Towards an indivisible value.

Towards an indivisible value: Theatre, Art and the Materialised Spirit

A Critical Writing Project  December 2012 – December 2013

Updated occasionally, this writing project, draws together the findings and practical-thinking embedded in over ten years of sustained performance practice. It explores contemporary aspects of art’s value,  while interrogating the notion of art as an an other specialised form of intervention into discourse. As a bridge between the visible and invisible, the represented and repressed, the materiality of art and its exchange value  as another form of currency (a spiritual materiality), allows us not only to think of, but to be in another space, a space suspended in-between (indivisible).

Performance Matters: Not a lot. Cultural disvalue and dysfunctionality.

OR Dysfunctional collectivity: the delusion of performative freedom (for whom?) beside its potential to labour against.

Agamben’s description of another methodology in The Signature of All Things: On Method and his mining of Foucault’s Archaeology of Knowledge might stand in as a useful and valuable characterization for the very matter of performance. By delineating performances’ material and immaterial qualities, as paradigmatic – ‘a matter not of corroborating a certain sensible likeness but of producing it by means of an operation’ – it is possible to re-evaluate the matter of performance through its juxtapositioning – a thing made outside the everyday – in “showing”, “exposing”, “placing alongside” and “conjoining together” (Agamben 2011: 23).

‘Just as in the case of recollection – which Plato often uses as a paradigm of knowledge – where a sensible phenomenon is placed into a nonsensible relation with itself, and thus re-cognised in the other, so in the paradigm it is a matter not of corroborating a certain sensible likeness but of producing it by means of an operation. For this reason, the paradigm is never already given, but is generated and produced by ‘placing alongside”, “conjoining together” and above all by “showing” and “exposing”.'(Agamben 2011: 23 – In speech marks from Foucault Archaeology of Knowledge: 209)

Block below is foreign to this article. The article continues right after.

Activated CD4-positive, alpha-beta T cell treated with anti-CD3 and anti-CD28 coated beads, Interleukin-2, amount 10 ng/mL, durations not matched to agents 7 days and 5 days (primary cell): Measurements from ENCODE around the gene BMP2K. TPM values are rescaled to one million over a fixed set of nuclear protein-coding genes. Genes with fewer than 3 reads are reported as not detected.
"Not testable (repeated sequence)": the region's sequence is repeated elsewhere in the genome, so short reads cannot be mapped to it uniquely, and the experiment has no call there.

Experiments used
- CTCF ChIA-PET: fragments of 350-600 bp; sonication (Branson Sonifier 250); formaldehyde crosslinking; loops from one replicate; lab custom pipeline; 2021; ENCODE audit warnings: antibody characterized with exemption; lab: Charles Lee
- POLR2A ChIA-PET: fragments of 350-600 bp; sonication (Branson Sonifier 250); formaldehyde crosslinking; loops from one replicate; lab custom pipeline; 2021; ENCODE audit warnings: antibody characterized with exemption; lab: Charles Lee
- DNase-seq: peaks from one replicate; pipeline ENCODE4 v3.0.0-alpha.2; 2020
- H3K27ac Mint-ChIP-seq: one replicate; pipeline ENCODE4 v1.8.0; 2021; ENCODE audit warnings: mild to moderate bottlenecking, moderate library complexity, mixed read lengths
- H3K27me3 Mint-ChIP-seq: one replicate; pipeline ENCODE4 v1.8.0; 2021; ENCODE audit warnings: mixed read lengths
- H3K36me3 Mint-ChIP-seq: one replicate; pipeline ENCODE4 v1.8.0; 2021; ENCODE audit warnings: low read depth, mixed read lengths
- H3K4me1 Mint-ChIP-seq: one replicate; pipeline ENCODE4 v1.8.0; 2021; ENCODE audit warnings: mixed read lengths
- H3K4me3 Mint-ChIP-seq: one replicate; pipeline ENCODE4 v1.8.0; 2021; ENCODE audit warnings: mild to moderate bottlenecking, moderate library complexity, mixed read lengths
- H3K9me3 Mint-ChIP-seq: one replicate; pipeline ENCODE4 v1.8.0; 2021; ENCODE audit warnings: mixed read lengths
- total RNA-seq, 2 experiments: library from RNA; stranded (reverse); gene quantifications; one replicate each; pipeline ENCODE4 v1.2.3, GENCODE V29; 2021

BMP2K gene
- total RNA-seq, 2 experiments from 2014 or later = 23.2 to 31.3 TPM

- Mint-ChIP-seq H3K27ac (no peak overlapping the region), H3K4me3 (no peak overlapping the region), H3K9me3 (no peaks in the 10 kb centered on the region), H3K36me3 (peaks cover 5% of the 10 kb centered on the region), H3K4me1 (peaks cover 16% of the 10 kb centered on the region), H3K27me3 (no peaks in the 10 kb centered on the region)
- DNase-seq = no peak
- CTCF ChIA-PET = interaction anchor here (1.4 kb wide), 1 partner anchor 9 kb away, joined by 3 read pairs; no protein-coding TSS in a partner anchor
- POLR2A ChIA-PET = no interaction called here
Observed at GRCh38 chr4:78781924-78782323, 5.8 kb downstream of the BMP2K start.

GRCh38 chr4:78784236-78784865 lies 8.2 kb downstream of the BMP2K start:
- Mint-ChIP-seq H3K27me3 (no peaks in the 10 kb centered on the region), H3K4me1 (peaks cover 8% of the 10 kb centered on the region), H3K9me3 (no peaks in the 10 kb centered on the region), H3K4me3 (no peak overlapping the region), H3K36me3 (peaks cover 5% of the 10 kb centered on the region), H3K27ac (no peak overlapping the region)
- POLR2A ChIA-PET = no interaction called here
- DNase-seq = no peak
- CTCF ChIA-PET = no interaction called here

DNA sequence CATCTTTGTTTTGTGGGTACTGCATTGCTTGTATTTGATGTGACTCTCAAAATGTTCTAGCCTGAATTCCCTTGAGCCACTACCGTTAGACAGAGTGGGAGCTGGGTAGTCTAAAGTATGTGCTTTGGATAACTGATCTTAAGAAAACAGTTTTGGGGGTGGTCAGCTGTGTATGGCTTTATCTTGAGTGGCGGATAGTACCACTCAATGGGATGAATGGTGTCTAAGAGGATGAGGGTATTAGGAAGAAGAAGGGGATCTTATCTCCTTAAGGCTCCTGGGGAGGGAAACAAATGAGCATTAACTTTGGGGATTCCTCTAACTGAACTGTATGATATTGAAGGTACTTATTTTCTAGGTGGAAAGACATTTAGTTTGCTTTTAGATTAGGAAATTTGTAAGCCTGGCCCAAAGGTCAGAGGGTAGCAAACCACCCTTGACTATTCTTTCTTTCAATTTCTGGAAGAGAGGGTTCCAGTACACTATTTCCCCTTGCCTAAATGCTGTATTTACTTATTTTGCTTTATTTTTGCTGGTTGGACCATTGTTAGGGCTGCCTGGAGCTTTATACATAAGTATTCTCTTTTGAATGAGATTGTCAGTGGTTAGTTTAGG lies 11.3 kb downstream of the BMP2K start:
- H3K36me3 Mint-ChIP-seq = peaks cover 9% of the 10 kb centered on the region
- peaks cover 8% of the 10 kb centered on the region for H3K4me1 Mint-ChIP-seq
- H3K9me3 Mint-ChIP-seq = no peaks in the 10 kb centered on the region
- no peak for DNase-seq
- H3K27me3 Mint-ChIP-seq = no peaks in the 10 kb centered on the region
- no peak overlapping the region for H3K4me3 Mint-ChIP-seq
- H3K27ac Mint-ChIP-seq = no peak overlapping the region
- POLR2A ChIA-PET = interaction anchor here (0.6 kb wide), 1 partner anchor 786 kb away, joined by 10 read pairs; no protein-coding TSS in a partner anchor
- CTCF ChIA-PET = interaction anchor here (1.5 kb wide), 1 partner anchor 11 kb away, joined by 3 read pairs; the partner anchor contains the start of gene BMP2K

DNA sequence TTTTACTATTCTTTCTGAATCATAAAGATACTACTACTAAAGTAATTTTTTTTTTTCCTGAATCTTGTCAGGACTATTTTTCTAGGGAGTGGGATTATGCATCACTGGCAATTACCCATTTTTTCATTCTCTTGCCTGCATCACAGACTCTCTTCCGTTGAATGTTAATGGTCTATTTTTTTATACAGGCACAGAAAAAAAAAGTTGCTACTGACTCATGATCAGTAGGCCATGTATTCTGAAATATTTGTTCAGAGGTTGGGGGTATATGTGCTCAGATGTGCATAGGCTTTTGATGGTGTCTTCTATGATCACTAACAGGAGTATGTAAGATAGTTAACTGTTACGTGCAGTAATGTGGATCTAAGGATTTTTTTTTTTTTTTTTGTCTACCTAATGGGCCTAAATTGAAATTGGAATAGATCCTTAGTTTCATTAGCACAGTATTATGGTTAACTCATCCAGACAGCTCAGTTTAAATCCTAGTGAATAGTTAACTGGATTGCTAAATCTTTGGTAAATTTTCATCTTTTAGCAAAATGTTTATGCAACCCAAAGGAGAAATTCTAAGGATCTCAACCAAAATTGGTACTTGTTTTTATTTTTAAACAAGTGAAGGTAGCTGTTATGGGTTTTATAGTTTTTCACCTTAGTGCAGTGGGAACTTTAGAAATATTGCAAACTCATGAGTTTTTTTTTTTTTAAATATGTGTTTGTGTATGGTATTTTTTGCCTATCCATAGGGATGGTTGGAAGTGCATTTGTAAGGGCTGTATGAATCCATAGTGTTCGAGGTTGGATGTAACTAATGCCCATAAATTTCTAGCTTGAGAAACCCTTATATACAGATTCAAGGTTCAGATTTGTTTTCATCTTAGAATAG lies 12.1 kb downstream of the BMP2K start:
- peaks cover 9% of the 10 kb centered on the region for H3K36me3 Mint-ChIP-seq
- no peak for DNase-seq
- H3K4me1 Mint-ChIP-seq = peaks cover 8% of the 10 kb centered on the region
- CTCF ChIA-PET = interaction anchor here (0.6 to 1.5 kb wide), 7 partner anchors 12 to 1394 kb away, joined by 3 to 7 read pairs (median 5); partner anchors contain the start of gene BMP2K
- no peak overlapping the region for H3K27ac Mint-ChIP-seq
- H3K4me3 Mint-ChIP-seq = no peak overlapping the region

Here I and We wish to concentrate predominantly on the concept and performance practice of “conjoining together”– a paradigmatic shift that plays across and within forbidden categories, between the tensions of independence and interdependence, appropriation and assimilation, and between the categories of freedom and the un/reality of free choice. I speak here of that Con Joining that allows for a more uncensored, uncertain speech that encourages heresy and heterodoxy. That mixes and mingles form, language, sentiment, intention, and desire, in new enjoyments and creative spaces that have yet to be colonized by cultural capital and all its dead weight. Performance matter that literally appears, guerilla-like, as the ‘uninvited guest’, or as an insertion – a naïve and sometimes crude grafting that jolts the senses – between understanding and misunderstanding, between the sensible and the nonsensible. This is about shifting position, confronting our understanding and feeling: about a real discomfit on the part of the artist/s, a dissolving of control, and a subtle attentiveness to the ‘intention of the unintentional’. There is a movement, an energy, a vibration, shifts in expectation, mood and understanding, a shimmy of words, images, feelings – we are making culture together, improvising and building new sets of relationship, new juxtapositions that undermine habituated, unreflective and complacent hierarchies.

It is this imperative to meticulously and continuously interrogate and undermine the practices and privileges of art as an institutional structure; delineating the specific parameters, its framing devices, and in taking care, of the particular, in order to encourage a real sustained experiment in the creation of an alternative space, working with other artists, and in art-making with an undefined public. The function of the street studio – the workings of art exposed in all their mundane simplicity, like the butchers craft, chopping of pigs trotters or the fishmonger descaling a crate of gurnards, or the stacking of shelves; in these showings, exposings and ruptures, where, who or what is in control is constantly recalibrated, shifting to and fro ‘in the intention of the unintentional.’ Here then, within a ‘dysfunctional collectivity’ it is possible to question how we work together as artists – making, collaborating and thinking these extra-institutional activities – that in their dysfunctional collectivity, parody, ape and undermine the operations of existing institutional behaviour.